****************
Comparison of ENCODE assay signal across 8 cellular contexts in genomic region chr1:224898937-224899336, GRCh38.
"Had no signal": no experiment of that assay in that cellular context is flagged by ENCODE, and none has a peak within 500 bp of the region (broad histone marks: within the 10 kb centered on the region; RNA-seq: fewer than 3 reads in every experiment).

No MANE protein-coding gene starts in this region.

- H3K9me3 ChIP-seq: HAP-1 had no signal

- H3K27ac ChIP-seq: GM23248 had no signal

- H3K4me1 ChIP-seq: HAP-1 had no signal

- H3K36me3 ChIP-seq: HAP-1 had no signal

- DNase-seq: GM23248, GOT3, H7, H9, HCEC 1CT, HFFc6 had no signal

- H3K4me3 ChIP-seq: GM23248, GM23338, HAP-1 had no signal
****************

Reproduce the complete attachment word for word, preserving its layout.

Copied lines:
Comparison of ENCODE assay signal across 8 cellular contexts in genomic region chr1:224898937-224899336, GRCh38.
"Had no signal": no experiment of that assay in that cellular context is flagged by ENCODE, and none has a peak within 500 bp of the region (broad histone marks: within the 10 kb centered on the region; RNA-seq: fewer than 3 reads in every experiment).

No MANE protein-coding gene starts in this region.

- H3K9me3 ChIP-seq: HAP-1 had no signal

- H3K27ac ChIP-seq: GM23248 had no signal

- H3K4me1 ChIP-seq: HAP-1 had no signal

- H3K36me3 ChIP-seq: HAP-1 had no signal

- DNase-seq: GM23248, GOT3, H7, H9, HCEC 1CT, HFFc6 had no signal

- H3K4me3 ChIP-seq: GM23248, GM23338, HAP-1 had no signal